The third premise is a logical corollary of the secondary. Self-governing local communities are seen as having control over resources in the premodern era. The largely self-governing nature of village societies can easily be overstated. This may ignore the wider power relations within which village societies existed. This was especially so with regard to mobilization of military labour for warfare as was the case of the Purabias of the eastern Ganga valley for five centuries ending only after 1857. Similarly, the Mughals and successor states took over half the surplus in the form of revenue. Such commandeering of labour or of revenue could have significant ecological consequences at the local level. It is true that early India does not have the same track record of highly intrusive ecological control as ancient China. But the converse is certainly not the case either. The idea of state as ecologic equivalent of nightwatchman needs to be probed critically. As the late Kumar Suresh Singh argued, the idea that the king had custodianship of the forests and mountains, the waters and lands, was powerfully evocative. It did not of course connote ownership in the modern bourgeois sense, and should on no account be taken as evidence of omnipotence. But in the claim and Counterclaim, it is easy to forget that the idea of the bhu-pati (or lord of all the land) was closely aligned to the ideal of a chakravartin (the conqueror who would establish his hegemony over the whole land from the Himalayas in the north to the seas in the south). Dynasties as diverse as the Pandyas of Madurai and the Satvahanas of the Deccan asserted monopoly rights over elephants or diamonds, drawing on such a notion of legitimacy. This is captured well in the epic, the Ramayana of Valmiki, in the episode where the prince of the Iksvaku, Rama, slays Bali, the monkey king: 'The earth with its mountains, woods and forests, belongs to the Iksvaku. Men used traps, nooses, hid and hunted, killed for meat. After all, you are only a monkey.’
A verse from an epic cannot be taken as literal representation of political relations but it does need to be treated as evidence of sensibility. Re-examining the past is crucial for more than one reason. Above all, views of the future often rest on unspoken premises or assumptions of yesteryear. It is easy to overlook that India's ecosystems and their inter- face with human aspirations and desires, triumphs, and failures, have a millennia-long history. Due to the often highly artificial but still pervasive divides between the natural and humanistic disciplines, as also those between scholars of what are all too easily self-contained labels of ancient, medieval, and modern eras, there are connections that are often not drawn upon. What is required is more than mere dialogue or synthesis. In more than one case, what is perhaps essential is a sense of wider perspective. Divisions even among students of the past are commonplace. There are those who primarily rely on textual sources and others who stress archaeological finds. Such divisions need to be transcended.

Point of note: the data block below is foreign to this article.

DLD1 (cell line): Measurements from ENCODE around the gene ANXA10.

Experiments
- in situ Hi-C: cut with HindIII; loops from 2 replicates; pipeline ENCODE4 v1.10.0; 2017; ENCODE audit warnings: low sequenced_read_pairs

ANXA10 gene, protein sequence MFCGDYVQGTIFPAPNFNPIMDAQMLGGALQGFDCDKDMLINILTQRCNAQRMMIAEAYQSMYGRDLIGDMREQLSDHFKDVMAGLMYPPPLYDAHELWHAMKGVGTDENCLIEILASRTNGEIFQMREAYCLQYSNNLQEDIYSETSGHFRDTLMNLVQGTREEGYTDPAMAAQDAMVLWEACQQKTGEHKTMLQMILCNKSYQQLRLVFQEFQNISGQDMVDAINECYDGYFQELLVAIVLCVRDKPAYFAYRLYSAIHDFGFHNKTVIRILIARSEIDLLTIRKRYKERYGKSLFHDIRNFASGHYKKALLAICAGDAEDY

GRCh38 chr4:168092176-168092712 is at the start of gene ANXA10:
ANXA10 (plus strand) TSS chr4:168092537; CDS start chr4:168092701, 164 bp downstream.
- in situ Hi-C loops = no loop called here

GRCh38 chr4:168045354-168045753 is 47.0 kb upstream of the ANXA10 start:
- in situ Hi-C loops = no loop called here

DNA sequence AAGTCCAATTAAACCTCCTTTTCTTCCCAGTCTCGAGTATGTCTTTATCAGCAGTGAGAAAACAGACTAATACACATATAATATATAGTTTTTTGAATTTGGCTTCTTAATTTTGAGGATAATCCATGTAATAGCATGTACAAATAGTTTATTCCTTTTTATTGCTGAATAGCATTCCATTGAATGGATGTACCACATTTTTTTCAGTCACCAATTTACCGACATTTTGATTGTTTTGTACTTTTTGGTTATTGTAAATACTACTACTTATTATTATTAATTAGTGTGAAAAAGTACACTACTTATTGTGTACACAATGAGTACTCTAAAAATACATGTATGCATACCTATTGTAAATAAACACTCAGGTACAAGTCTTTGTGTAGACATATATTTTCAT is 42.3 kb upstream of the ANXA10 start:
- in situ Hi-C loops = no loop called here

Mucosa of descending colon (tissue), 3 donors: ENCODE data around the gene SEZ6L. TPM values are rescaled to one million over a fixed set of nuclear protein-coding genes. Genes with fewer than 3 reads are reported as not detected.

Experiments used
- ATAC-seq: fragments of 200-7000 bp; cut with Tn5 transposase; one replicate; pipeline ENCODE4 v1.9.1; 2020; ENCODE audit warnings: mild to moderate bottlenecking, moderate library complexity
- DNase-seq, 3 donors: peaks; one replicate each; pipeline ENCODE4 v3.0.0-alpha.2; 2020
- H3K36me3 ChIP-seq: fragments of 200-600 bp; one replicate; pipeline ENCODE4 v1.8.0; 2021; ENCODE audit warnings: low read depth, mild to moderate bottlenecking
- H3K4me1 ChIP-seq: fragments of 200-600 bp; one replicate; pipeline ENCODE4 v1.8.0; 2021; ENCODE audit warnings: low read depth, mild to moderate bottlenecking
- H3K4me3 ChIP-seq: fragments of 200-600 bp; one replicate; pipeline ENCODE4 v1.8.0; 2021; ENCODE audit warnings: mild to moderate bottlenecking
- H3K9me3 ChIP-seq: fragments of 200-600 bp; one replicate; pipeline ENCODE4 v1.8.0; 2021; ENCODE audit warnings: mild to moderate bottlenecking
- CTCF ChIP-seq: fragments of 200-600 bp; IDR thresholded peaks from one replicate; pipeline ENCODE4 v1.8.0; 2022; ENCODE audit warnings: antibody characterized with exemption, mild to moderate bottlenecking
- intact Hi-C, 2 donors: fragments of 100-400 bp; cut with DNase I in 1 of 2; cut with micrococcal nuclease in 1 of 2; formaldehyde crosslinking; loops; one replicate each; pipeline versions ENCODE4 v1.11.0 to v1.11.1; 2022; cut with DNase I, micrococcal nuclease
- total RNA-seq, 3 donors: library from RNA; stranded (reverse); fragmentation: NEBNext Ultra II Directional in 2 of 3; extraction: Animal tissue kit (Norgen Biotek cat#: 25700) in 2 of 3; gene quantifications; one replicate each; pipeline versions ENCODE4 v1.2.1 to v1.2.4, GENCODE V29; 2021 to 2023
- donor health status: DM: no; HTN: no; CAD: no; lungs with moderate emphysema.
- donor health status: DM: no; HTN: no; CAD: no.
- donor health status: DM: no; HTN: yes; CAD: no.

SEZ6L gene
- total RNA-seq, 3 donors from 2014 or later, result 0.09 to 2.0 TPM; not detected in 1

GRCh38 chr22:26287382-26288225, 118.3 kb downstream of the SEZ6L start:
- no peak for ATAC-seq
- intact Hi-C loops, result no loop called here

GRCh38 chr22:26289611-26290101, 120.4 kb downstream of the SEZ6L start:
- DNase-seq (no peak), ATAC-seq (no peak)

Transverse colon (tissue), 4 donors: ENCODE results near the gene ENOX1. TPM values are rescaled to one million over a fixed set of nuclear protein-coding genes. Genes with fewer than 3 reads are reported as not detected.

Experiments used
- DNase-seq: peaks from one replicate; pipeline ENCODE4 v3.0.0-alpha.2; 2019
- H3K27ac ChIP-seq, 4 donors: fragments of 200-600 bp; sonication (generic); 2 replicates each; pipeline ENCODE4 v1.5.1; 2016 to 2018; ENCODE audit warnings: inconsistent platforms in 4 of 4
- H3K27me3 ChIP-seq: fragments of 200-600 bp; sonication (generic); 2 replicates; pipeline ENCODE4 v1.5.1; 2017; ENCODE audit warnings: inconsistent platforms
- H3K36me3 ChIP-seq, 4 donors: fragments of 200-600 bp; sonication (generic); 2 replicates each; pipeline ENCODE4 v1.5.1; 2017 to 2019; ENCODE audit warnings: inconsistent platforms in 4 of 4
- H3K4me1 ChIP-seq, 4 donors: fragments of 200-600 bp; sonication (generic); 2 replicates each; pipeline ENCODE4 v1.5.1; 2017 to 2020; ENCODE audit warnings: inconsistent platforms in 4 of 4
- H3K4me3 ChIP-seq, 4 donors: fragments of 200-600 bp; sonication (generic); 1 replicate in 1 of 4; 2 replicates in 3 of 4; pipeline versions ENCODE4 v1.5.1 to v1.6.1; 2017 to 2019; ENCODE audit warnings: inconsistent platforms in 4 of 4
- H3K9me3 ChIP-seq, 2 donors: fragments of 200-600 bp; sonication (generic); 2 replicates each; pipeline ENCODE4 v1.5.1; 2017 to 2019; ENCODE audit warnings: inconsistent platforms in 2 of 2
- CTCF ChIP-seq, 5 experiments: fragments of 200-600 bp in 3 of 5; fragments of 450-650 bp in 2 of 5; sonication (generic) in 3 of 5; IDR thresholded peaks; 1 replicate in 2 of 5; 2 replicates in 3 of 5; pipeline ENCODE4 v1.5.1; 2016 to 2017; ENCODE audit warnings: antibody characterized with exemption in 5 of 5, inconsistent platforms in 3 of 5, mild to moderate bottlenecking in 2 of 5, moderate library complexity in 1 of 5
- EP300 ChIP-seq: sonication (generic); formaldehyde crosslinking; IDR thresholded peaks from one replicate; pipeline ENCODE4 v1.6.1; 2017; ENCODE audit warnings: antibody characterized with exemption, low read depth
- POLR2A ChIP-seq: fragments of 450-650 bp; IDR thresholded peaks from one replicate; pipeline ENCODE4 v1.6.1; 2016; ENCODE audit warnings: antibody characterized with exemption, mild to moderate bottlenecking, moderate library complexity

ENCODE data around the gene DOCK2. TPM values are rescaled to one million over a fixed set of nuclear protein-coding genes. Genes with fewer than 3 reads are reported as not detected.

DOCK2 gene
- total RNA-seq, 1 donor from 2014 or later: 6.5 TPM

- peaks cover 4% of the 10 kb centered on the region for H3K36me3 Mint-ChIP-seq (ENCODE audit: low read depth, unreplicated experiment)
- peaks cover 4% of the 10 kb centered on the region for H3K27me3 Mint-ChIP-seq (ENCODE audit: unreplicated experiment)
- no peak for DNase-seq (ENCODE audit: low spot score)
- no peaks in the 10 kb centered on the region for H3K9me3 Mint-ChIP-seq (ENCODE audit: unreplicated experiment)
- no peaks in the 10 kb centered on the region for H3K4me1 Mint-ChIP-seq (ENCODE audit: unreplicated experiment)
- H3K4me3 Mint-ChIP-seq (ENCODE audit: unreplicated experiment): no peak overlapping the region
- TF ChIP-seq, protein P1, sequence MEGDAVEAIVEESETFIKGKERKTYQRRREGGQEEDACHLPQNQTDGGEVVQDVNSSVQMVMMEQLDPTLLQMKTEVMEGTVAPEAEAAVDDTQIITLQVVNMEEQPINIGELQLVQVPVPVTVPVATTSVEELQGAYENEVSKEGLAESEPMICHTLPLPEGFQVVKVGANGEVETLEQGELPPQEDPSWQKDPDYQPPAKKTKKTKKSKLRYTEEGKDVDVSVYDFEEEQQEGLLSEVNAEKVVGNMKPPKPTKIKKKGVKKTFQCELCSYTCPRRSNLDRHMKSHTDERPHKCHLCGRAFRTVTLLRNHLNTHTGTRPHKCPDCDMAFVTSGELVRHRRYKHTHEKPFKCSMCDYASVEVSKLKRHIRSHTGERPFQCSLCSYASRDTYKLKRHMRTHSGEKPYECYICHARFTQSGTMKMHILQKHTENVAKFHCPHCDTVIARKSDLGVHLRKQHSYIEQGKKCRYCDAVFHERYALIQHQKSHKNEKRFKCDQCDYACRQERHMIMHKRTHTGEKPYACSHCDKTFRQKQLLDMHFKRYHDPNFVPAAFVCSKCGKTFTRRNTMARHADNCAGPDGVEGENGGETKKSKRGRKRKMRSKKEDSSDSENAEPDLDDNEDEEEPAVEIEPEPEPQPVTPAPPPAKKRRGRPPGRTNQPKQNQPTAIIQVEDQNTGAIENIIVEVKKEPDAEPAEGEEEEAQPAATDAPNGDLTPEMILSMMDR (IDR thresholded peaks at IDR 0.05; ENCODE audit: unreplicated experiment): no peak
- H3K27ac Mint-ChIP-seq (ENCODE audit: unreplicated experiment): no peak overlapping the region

Two instances can illuminate the challenges faced by premodern environmental history and indicate where interdisciplinary collaboration, as well as collaborations between historians of different periods, may be beneficial. The first relates to a species of tree, Shorea robusta (sal), studied closely in the recent past. It is a tree species that is endemic and widely prevalent in the Indian subcontinent. If we were to date its distribution across ancient and prehistoric times merely by the science of palynology (pollen counts) we would be in trouble. Certain plant species that are pollinated by insects can be misrepresented in pollen diagrams. Sal is apt to suffer such a fate, and palynology alone would indicate that it was scarce in northern India, even though its gregarious and stand-dominant syne-ecology would otherwise. The existence of sal in Painted Grey Ware in northern India is more closely in line with an ecological reading of the past. If an earlier generation of scholars saw early evidence of progress, more recent works tent to ‘read backwards’ histories of deforestation, basing themselves at times rather too heavily on textual evidence even when the archaeological record shows a contrasting picture. ‘Deforestation’, an ugly word with an even uglier meaning, is a term that can be used when referring to early India, but its use has to be backed up with careful material evidence. It cannot and should not ‘read off’ oral literatures.